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Things to Do in Cape Cod

Cape Cod is one of the most popular summer vacation destinations for New Englanders – generations of families have played on the same beaches for decades. But, of course, it's not just for the locals. The arm of Massachusetts that curls away from the mainland and reaches north again, like someone flexing an arm muscle, is called Cape Cod.

While many American schoolchildren learn that the Pilgrims landed on Plymouth Rock, their actual landing spot was closer to the place where Provincetown now sits, near the tip of Cape Cod. The Cape was one of the first area settled by newcomers from England, and by the 19th century, it had already become a summer escape for people living in nearby cities.

Today, vacationers head to Cape Cod for time on the beach. Other activities include hiking, whale watching, golf, cycling, boating, wine tasting, fishing and kayaking. There are also several historic lighthouses on the Cape, and you can climb to the top of the Pilgrim Monument
in Provincetown for a view out to sea.

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Provincetown
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The lively cultural hub of Cape Cod and among New England’s most beloved beach resorts, Provincetown’s popularity belies its small size and remote location. Perched at the tip of the Cape Cod peninsula and reachable by land or sea from nearby Boston, the affectionately nicknamed ‘P-Town’ is the ultimate bohemian retreat, renowned for its eclectic nightlife, numerous art galleries and thriving LGBT scene.

Long a favored summer retreat for artists and writers, the creative Mecca is also home to 30 miles of sandy coastline, with pristine beaches, calm swimming areas and waters ideal for fishing or whale watching cruises. Spend time exploring the myriad of shops, bars and restaurants along the central Commercial Street, take a scenic stroll along the picturesque MacMillan Pier or enjoy a catamaran cruise around landmarks like Plymouth Rock, before hitting the bars to experience Provincetown’s legendary nightlife.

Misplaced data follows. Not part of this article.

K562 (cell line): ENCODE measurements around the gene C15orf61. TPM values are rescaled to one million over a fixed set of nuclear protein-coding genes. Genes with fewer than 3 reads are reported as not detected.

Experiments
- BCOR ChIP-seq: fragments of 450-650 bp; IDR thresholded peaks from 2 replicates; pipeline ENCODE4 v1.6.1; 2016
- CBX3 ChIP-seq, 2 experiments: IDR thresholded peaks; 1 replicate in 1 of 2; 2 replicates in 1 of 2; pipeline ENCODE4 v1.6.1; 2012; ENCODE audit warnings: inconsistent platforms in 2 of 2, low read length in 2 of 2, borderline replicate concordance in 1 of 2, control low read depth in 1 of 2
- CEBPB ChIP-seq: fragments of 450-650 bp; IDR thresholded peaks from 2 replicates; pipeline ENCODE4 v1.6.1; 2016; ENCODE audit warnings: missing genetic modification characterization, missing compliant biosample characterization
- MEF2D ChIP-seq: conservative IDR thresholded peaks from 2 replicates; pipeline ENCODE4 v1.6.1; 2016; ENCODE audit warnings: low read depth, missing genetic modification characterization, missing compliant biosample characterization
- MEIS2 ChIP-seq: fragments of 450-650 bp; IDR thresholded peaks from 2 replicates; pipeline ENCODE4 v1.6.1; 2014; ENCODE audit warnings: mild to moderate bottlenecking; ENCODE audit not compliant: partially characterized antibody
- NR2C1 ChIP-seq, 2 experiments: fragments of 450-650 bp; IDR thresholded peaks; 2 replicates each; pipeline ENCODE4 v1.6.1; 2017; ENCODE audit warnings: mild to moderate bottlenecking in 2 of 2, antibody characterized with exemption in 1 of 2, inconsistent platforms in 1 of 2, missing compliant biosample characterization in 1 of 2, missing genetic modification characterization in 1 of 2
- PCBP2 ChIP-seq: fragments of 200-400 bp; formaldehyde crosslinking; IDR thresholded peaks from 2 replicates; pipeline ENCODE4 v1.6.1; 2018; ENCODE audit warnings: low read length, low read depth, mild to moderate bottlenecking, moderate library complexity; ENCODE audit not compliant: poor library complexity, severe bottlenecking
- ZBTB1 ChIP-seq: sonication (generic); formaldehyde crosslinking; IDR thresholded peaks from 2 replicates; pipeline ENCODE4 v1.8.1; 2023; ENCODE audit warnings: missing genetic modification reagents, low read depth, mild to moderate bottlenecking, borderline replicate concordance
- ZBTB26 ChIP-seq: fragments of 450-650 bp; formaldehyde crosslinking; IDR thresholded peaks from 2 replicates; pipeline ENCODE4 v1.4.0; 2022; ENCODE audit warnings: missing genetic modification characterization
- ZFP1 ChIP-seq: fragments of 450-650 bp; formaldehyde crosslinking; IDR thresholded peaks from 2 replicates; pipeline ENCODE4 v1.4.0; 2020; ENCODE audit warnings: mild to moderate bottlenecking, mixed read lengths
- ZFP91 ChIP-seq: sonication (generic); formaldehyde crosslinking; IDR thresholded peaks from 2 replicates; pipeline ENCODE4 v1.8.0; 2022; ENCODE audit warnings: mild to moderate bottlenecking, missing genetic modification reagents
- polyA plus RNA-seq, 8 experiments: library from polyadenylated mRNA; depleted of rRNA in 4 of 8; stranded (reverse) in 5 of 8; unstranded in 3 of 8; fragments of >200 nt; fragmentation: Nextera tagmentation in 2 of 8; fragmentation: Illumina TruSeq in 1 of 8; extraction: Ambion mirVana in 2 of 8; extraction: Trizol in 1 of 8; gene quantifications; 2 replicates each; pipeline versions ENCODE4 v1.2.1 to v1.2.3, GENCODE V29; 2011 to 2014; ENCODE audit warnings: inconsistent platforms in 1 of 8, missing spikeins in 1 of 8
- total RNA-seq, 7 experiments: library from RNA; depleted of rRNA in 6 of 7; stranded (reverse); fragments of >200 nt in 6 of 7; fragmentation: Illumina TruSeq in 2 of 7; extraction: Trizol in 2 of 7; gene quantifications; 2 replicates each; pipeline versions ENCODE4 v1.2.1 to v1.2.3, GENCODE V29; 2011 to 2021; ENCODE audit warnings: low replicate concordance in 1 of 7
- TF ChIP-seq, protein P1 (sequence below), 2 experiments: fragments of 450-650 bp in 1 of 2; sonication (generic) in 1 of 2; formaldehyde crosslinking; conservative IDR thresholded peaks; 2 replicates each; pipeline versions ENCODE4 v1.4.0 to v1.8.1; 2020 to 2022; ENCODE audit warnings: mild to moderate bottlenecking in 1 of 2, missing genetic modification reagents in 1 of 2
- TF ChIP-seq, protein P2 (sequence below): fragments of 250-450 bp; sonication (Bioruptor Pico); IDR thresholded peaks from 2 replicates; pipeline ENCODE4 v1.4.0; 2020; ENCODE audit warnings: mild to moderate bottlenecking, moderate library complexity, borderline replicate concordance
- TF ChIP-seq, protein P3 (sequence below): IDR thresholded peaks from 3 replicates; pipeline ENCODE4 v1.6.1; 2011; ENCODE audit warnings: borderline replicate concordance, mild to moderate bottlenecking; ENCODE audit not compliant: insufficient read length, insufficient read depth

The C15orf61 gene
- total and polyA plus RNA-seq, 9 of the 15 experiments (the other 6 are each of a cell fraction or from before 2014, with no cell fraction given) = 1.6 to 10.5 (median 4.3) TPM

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John F Kennedy Hyannis Museum
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The JFK Museum in Hyannis offers a fascinating insight into the life of America’s 35th president. Dedicated to preserving the legacy of John F. Kennedy, who spent many summers on Cape Cod, the museum is a must-visit for anyone interested in Kennedy: the man and the president.

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Sandwich Glass Museum

Detailing the long history of glassmaking in Sandwich, Massachusetts, the Sandwich Glass Museum allows visitors to explore locally made glass on display and see artisans blowing glass by hand in the workshop. It’s a must-visit for anyone interested in glassmaking or the town’s history.

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Cornelia Carey Sanctuary (The Knob)

The Cornelia Carey Sanctuary—known to locals as The Knob—is a salt pond and bird sanctuary tucked away on a quiet peninsula on the coast of Massachusetts’ Quissett Harbor. This picturesque land preserve offers travelers the perfect escape from crowds typical of the Cape, thanks to a scenic network of hiking trails and walking paths. Visitors can wander through marshlands, forests and rocky shorelines where dozens of species of birds perch among the trees.

Locals suggest packing a swimsuit (in addition to the requisite camera) since the calm waters that greet travelers at the end of winding hiking trails are perfect for taking a dip. Scenic viewpoints and quiet overlooks offer ideal stops for relaxing picnic lunches and quiet sunsets, making Cornelia Carey Sanctuary the perfect place to spend a day at the Cape.

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Cape Cod Canal

Designed to connect Cape Cod Bay with Buzzards Bay, the Cape Cod Canal is a 7-mile-long (11-kilometer) artificial waterway built in 1914. Visitors and locals use it for both commercial and recreational boating and fishing, as well as walking and cycling along scenic paths on both sides.

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